We vowed to help persecuted religious minorities — it’s time to act

We vowed to help persecuted religious minorities — it’s time to act
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The capacity of the United States to affect and influence action remains unrivalled in the world. This unique position means even a modest commitment to a cause can lead to a tremendous impact.

While the current political climate is not yielding agreement, congeniality or consensus, there is one issue the Trump administration, House and Senate — regardless of party affiliation — are in lock-step: The need to protect and aid religious minorities in the Middle East. 


Genocide has been declared, hearings have been held, bills have been passed and funds have been provided. Yet, little has changed for these most vulnerable people.


The last decade has witnessed a rapid decline — over 80 percent — of minority populations in Iraq and Syria. Since ISIS began its genocidal campaign, over 7,000 Christian, Yazidi and other minority women and girls have been taken captive. They are used as sex slaves, raped and tortured, sold times over, generating significant revenue for ISIS.

Then they are left to die. They are forced to watch the murder of their fathers, brothers and husbands. Those that survive endure unimaginable and debilitating trauma.

Since 2014, One Free World International has helped rescue over 600 women and girls from the deadly grip of ISIS‘ slavery. The organization helped a Yazidi family of three sisters with six children and resettled them in the West. Their story is harrowing.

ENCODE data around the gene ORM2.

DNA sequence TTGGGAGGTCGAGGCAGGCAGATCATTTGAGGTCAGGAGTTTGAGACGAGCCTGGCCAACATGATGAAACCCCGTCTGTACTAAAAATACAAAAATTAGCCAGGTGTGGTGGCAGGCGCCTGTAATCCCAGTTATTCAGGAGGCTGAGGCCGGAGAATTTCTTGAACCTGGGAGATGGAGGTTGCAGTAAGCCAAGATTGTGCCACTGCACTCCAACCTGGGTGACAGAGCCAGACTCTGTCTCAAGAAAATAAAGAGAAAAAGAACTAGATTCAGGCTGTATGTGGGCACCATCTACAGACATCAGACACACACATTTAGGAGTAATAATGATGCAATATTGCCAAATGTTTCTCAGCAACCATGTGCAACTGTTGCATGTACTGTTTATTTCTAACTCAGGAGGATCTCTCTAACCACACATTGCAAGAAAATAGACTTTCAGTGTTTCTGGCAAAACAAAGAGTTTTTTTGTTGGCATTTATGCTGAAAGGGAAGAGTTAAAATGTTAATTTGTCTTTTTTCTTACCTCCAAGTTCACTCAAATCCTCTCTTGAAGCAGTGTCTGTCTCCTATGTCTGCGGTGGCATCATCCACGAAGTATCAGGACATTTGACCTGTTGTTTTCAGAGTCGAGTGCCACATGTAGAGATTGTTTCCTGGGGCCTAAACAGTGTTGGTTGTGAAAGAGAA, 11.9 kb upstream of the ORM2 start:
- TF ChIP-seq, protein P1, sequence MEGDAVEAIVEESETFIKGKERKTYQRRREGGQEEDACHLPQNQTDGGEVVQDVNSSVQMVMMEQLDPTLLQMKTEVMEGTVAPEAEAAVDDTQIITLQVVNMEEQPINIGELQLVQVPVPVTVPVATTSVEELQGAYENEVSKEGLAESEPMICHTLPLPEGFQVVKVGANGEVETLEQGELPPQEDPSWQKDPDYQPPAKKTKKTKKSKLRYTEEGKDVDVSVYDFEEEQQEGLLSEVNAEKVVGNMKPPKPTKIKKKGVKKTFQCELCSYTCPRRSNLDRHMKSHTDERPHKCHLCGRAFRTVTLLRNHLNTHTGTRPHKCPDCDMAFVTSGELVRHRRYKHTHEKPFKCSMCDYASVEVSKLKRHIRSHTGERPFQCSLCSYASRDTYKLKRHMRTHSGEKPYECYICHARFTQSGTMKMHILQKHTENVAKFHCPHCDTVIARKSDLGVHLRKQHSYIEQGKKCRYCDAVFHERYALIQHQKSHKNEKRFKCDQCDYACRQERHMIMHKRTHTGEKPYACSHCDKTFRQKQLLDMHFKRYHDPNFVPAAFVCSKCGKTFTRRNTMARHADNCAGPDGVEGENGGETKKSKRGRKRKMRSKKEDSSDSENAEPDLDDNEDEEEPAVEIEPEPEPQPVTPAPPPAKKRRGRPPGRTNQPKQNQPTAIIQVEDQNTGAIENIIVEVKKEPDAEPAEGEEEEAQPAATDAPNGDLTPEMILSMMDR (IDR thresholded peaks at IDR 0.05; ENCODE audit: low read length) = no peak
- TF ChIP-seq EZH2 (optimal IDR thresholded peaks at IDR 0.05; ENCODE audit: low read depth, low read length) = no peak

In 2014, their village was taken over by ISIS. Delveen, one of the young children, was forced to “marry” an ISIS member. But through her own bravery and wit she fled from her captors. She was just 10 at the time. Her mother was forced to watch the murder of her husband by ISIS militia. Meanwhile, her aunts were sold and ritualistically abused by ISIS captors. 

The plight of these victims and the desire to provide assistance across government to survivors like Delveen is well known. Vice President Mike PenceMichael (Mike) Richard PenceBiden leading Trump, DeSantis by similar margins in new poll Best path to Jan. 6 accountability: A civil suit against Trump Biden trails generic Republican in new poll, would face tight race against Trump MORE has stated religious minorities are a priority: “In the Middle East and North Africa, anywhere terror strikes, America stands with those who are targeted and tormented for their belief, whether they’re Christian, Yazidi…or any other creed.”

Secretary of State Rex TillersonRex Wayne TillersonThe West must deter aggression from tyrants better than it did last century Hillicon Valley — Blinken unveils new cyber bureau at State Blinken formally announces new State Department cyber bureau MORE made it clear that “ISIS is responsible for genocide against Yazidis, Christians and Shia Muslims.”